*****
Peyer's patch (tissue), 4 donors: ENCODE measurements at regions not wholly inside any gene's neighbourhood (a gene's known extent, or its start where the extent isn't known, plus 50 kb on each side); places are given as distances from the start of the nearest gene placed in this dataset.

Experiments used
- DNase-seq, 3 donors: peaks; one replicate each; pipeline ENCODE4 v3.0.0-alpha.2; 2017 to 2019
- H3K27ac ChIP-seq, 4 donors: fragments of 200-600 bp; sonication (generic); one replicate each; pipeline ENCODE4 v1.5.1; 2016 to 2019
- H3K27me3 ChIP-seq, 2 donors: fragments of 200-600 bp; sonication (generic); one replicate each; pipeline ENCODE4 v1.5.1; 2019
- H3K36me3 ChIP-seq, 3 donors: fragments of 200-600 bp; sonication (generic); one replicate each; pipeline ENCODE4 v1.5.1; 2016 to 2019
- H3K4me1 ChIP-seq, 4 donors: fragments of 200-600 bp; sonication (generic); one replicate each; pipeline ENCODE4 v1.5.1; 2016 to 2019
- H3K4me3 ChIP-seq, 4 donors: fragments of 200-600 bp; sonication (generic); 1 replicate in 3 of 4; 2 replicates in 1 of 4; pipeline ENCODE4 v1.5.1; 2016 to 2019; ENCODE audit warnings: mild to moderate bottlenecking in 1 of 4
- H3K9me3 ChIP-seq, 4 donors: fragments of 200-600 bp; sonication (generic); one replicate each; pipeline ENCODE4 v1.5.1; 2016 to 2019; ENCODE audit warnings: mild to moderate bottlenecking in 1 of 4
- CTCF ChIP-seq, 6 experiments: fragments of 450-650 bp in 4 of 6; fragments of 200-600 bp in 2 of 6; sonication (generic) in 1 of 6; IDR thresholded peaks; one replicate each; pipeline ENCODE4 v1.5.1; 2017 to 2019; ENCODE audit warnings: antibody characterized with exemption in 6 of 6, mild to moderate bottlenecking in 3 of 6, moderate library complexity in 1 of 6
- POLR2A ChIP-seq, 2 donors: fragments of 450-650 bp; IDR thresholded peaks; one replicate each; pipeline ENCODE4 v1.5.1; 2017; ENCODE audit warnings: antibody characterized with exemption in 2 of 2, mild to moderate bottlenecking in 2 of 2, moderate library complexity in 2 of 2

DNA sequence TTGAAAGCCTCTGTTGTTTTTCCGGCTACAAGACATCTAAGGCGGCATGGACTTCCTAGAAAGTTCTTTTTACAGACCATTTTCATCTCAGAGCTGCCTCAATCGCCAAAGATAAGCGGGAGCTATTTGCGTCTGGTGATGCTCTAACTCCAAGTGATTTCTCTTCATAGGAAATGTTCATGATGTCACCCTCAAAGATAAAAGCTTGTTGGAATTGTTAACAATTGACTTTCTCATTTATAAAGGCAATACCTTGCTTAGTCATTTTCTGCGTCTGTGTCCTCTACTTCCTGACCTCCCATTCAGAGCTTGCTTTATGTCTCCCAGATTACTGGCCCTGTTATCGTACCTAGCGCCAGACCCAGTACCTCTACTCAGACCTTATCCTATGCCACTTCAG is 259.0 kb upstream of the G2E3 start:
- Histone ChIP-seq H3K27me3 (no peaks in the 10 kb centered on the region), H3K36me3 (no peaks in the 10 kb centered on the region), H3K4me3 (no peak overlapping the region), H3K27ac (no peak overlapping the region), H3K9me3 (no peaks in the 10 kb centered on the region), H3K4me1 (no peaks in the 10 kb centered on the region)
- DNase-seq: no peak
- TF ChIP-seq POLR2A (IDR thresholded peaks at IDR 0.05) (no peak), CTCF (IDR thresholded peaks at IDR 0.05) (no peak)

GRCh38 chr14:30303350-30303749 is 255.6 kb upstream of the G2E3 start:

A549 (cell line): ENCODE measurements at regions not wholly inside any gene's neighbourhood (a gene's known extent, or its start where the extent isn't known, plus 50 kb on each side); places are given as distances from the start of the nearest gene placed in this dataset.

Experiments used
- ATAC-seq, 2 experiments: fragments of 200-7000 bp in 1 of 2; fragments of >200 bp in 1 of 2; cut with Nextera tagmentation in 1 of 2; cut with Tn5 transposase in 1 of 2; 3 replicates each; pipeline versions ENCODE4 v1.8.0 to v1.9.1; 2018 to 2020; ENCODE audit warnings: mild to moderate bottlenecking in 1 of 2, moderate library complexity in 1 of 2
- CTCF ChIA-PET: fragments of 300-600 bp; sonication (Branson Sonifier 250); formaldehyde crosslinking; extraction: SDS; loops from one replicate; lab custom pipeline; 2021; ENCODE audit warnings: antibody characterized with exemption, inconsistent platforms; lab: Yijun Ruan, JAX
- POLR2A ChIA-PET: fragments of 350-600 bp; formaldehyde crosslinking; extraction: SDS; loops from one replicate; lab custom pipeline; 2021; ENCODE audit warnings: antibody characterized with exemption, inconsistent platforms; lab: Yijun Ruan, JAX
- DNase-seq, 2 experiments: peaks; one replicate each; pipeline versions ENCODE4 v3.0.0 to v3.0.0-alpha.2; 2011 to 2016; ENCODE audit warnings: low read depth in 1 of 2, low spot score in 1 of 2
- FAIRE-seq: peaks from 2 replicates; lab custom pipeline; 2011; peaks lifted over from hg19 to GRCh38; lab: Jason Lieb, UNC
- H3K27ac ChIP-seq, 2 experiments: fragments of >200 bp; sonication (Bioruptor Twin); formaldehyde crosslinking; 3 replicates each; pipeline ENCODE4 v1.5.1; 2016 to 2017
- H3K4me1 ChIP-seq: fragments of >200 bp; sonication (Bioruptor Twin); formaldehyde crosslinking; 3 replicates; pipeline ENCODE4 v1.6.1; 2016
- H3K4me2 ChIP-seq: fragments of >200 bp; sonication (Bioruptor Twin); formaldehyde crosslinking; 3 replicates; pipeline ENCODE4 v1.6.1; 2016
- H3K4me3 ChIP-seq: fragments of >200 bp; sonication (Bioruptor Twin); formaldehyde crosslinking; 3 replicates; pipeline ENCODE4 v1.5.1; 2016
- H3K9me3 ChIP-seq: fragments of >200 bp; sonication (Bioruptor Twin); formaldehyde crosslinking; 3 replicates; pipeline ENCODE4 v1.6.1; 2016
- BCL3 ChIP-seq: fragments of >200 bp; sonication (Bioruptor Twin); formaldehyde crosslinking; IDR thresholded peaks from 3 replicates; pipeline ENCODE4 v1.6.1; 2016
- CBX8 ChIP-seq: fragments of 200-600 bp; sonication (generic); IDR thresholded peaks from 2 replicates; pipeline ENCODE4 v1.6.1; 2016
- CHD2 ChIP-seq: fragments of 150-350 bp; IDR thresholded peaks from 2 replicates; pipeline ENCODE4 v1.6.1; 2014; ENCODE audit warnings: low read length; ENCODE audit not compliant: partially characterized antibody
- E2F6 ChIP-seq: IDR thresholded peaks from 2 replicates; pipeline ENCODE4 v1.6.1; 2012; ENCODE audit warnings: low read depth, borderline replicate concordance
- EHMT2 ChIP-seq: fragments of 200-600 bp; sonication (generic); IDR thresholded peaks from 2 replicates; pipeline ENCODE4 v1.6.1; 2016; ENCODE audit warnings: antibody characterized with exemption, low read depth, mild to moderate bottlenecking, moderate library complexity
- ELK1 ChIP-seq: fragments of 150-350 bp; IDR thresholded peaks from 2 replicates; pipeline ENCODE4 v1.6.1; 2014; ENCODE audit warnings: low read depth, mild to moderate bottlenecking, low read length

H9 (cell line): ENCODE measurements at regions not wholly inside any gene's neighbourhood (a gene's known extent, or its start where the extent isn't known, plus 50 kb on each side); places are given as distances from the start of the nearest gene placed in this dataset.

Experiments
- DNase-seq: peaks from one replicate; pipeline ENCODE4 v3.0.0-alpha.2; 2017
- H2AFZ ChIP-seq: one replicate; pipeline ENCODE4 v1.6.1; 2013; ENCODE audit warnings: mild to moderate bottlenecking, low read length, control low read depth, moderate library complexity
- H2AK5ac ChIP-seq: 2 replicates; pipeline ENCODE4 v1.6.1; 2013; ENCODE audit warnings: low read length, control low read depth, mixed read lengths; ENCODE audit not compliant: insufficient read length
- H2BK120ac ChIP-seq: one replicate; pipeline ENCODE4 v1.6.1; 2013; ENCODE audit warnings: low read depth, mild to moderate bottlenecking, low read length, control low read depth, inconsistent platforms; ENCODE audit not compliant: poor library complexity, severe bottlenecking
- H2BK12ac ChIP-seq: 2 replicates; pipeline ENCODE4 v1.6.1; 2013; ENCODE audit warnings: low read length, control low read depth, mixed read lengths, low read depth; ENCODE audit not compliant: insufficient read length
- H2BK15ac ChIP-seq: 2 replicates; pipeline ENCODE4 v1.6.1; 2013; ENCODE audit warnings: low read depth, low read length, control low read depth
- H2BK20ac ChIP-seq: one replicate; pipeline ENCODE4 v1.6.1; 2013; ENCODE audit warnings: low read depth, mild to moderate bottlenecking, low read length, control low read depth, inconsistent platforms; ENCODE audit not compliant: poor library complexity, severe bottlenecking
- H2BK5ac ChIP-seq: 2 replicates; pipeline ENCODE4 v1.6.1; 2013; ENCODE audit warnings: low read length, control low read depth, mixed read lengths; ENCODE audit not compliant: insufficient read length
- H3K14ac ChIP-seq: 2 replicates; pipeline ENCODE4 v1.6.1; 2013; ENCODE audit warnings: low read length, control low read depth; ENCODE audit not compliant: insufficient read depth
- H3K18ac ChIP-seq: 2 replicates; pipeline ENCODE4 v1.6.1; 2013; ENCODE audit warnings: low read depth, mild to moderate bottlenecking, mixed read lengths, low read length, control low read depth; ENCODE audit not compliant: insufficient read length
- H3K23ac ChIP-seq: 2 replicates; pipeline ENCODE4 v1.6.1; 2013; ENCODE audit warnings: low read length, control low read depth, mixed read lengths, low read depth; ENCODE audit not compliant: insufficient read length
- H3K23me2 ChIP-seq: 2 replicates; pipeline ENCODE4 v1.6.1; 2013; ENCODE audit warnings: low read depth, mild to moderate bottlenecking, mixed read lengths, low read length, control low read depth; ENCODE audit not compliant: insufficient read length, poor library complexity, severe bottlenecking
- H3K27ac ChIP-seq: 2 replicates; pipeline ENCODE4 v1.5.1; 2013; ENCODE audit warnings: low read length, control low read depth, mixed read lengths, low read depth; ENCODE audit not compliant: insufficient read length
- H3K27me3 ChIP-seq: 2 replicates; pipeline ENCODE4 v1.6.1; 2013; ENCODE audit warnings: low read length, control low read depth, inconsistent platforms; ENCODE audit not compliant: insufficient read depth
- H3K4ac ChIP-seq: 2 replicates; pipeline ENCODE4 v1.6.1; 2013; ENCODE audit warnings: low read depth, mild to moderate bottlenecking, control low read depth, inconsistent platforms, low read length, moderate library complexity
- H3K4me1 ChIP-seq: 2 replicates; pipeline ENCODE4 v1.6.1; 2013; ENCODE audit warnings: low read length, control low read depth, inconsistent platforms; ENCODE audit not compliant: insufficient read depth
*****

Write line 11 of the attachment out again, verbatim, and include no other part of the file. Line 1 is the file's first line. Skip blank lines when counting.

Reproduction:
- POLR2A ChIP-seq, 2 donors: fragments of 450-650 bp; IDR thresholded peaks; one replicate each; pipeline ENCODE4 v1.5.1; 2017; ENCODE audit warnings: antibody characterized with exemption in 2 of 2, mild to moderate bottlenecking in 2 of 2, moderate library complexity in 2 of 2